But recently state workers helped Mr. Brown find a two-bedroom apartment in public housing here, which he shares with his daughter. “It just makes me more relaxed, more confident in myself,” he said, speaking with some difficulty, but with a broad smile. “More confident in the future.”

A growing number of states are reaching out to people like Mr. Brown, who have been in nursing homes for more than six months, aiming to disprove the notion that once people have settled into a nursing home, they will be there forever. Since 2007, Medicaid has teamed up with 29 states to finance such programs, enabling the low-income elderly and people with disabilities to receive many services in their own homes.

The program in Pennsylvania provides up to $4,000 in moving expenses, including a furniture allowance and modifications to the apartment, and Mr. Brown has a home health aide every morning and a care manager to arrange for services like physical therapy. The new programs, financed largely by $1.75 billion from Medicaid, are a sharp departure from past practices, where Medicaid practically steered people into nursing homes.

“Medicaid has had an institutional bias in favor of nursing homes,” even for people who do not need them, said Gene Coffey, a staff lawyer at the nonprofit National Senior Citizens Law Center. “Federal law requires states to provide nursing home services. They don’t have to provide home or community-based services.”

For Mr. Brown, the transition to his own home has changed his life, he said. Now, with his motorized wheelchair, he travels the city on public buses, visiting friends in other neighborhoods.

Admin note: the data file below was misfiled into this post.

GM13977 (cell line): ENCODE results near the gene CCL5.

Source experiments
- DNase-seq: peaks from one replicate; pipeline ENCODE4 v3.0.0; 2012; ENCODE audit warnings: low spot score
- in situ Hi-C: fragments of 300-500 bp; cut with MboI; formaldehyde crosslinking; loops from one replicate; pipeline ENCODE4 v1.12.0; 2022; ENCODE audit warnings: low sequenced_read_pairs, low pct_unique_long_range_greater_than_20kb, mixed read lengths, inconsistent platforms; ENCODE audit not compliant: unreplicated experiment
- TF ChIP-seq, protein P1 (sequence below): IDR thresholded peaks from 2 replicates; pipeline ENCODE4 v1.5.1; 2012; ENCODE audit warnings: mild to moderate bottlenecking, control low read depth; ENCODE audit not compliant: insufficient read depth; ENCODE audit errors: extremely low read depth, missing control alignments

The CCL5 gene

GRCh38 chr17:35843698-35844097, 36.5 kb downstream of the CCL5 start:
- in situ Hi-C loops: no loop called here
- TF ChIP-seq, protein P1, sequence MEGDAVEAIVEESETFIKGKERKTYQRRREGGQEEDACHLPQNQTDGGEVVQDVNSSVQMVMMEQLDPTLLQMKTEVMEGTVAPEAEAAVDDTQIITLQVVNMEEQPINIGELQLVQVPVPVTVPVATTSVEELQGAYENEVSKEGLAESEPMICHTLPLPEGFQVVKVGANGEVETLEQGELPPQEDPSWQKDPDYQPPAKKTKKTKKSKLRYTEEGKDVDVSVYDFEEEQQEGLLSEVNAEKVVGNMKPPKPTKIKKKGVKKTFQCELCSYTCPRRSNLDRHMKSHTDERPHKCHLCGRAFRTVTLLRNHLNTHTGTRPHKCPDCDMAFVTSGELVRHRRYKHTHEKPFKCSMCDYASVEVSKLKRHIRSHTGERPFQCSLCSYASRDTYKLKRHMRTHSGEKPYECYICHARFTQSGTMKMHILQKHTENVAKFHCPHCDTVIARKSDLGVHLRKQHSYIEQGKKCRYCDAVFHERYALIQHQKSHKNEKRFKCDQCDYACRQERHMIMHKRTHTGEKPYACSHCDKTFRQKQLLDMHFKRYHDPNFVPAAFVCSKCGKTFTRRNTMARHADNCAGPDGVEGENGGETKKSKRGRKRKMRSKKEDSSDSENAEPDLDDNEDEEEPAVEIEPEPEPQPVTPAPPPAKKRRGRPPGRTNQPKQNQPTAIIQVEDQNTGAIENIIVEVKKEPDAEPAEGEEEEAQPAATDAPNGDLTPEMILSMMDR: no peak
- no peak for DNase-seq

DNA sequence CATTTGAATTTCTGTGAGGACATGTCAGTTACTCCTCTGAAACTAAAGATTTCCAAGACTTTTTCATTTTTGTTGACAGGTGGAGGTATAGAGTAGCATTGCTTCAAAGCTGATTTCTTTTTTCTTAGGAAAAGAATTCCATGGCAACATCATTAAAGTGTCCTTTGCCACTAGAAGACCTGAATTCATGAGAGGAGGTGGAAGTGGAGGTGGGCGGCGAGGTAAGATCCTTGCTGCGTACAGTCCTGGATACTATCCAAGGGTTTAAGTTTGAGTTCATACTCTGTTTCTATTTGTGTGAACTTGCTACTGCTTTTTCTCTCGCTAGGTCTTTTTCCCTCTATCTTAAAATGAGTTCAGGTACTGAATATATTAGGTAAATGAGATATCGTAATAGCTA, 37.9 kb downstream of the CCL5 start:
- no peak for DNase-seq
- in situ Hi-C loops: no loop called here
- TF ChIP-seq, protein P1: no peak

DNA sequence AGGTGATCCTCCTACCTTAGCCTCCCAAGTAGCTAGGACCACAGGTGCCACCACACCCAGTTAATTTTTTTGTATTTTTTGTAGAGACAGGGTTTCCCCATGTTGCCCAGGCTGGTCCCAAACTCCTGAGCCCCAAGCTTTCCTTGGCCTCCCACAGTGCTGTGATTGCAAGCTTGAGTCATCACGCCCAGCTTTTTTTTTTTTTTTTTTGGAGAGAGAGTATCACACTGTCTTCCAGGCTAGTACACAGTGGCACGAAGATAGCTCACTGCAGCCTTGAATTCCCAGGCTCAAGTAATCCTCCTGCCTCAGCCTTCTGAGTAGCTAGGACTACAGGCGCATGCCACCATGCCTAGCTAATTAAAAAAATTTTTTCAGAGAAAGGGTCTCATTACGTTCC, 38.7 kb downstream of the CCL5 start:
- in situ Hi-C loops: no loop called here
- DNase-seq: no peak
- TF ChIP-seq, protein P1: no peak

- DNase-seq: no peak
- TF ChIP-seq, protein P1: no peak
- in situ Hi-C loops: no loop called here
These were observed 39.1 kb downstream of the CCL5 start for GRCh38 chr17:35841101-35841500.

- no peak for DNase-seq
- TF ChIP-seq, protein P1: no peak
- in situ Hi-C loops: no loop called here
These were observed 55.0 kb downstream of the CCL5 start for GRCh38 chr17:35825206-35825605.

“It’s a great feeling,” he said. “In the nursing home I got up at 5 o’clock in the morning, then the rest of the day was just watching the TV or my VCR. I wanted to be able to get out and see people, see the world. I didn’t want to be confined. Now I go where I want to go.”

States and the federal government hope to save money, though research about cost savings has so far been inconclusive. A recent study by researchers at the University of California, San Francisco, found that home care costs taxpayers $44,000 a year less than a nursing home stay — though this number cannot be used to estimate total savings, because often home-based services replace family care, not nursing home care.

About 1.5 million Americans are living in nursing homes.

“It’s amazing how quickly people can end up in a nursing home,” said Jean Janik, the director of community living options at the nonprofit Philadelphia Corporation for Aging. “Say you’re a single man and have a stroke, and need to go into a nursing home to rehab. You’re elderly so you don’t quite bounce back quickly. After 60 days, Medicare doesn’t pay any longer, so you need a Medicaid grant to stay in the nursing home. Then your Social Security will go to the nursing home.”

Many lose their apartments and regular support from family members, Ms. Janik said.

“We meet people who say, ‘I went to the hospital and next thing I know, here I am. I don’t know what happened to my apartment.’ ” Ms. Janik added, “We go and check, and it’s not in their name. Especially if they don’t have a strong family support system in place. A lot of people just think, Uncle Joe fell and broke his hip and now he’s in a nursing home, so be it, that’s where he’ll be. People don’t realize they can get services in their home.”

Each participating state has designed its own program, called Money Follows the Person. The federal government, which shares Medicaid costs, provides extra financing for the first year.

Some experts worry that the programs will end up transferring some of the expenses of caring for the elderly or the disabled to their family members.
Carol Irvin, a senior researcher at Mathematica Policy Research has been contracted by Medicare and Medicaid Services to study the costs of the program in its first five years.